Scale drawings and reconstructions of biblical places and objects.
Over 60 new, full-color maps with map index.
Major articles on theological topics, collective articles on plants, animals, occupations, etc.
Pronunciation guide.
Up-to-date archaeological information.
Timeline that compares Biblical to world history.

By organizing entries according to the original Hebrew and Greek words, Young’s Analytical Concordance is designed to allow any student of the Bible to distinguish and analyze important shades of meaning and to gain a deeper appreciation and better understanding of the sacred text. The predominating benefit to the user of Young’s is the unique organization and arrangement. For every English word in the Bible, the analytical arrangement of Young’s provides the following:

The original Hebrew or Greek word or words
The literal meaning of every such word
The thoroughly true and reliable parallel passages

Additional special features:

Over 310,000 biblical references
Clarifies which Hebrew or Greek words are translated by more than one English word, as well as which English words are used to translate multiple Hebrew or Greek words
The proper names of persons and places are included in their alphabetical order, with the literal meaning of each, where identifiable

The Young’s Concordance is only keyed to the King James Version but is worth the effort if even that’s not your Bile study version.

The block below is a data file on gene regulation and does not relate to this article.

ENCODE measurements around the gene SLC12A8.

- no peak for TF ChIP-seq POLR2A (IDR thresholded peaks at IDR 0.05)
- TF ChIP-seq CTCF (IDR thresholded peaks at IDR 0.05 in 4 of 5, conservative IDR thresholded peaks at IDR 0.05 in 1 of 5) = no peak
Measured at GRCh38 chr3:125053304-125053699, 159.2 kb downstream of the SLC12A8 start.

Another primary tool for the Bible student is a Bible Concordance. If you use the New American Standard Bible, Updated Edition, then The Strongest (Strong’s) NASB Exhaustive Concordance is indispensable. Locate even the most obscure Scripture verses quickly and easily. Conduct thorough, revealing word studies that uncover shades of meaning from the original Bible languages. The Strongest Bible concordance contains over 400,000 entries, enhanced Strong’s numbering system for use with updated NASB, and Hebrew/Aramaic and Greek dictionaries. With a concordance you will be able to trace words in the NASB text to their equivalents in the original Bible languages for a better understanding of their meaning and application. It also contains clear instructions for use of the concordance and dictionaries. Remember to purchase a concordance that uses the same version as your study Bible. My recommendation is either the NASB or ESV.